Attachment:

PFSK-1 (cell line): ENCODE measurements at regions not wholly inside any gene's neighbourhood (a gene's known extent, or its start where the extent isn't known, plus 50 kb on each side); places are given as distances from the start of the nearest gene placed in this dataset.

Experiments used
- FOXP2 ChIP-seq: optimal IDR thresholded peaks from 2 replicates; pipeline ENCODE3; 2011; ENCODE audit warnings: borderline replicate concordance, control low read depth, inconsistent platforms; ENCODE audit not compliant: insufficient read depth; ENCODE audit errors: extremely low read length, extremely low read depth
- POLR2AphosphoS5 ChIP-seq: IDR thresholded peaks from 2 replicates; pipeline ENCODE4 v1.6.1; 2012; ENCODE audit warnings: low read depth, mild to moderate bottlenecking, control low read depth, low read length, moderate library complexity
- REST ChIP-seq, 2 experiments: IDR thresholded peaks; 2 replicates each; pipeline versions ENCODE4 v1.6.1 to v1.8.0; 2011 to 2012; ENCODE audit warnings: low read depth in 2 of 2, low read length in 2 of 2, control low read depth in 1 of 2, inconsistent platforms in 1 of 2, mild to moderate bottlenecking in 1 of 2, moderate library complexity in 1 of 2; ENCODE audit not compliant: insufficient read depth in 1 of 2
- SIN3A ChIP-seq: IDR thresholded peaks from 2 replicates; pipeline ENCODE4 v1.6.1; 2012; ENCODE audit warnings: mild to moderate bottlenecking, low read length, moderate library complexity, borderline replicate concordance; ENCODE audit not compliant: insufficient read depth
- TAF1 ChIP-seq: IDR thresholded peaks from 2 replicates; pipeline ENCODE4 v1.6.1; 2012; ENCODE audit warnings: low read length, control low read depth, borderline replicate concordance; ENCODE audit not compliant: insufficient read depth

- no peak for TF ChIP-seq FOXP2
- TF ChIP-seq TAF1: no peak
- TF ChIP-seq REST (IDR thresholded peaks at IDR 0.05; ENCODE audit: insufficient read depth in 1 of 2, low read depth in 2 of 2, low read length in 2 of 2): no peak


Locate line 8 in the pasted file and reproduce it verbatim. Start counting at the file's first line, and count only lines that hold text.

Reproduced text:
- no peak for TF ChIP-seq FOXP2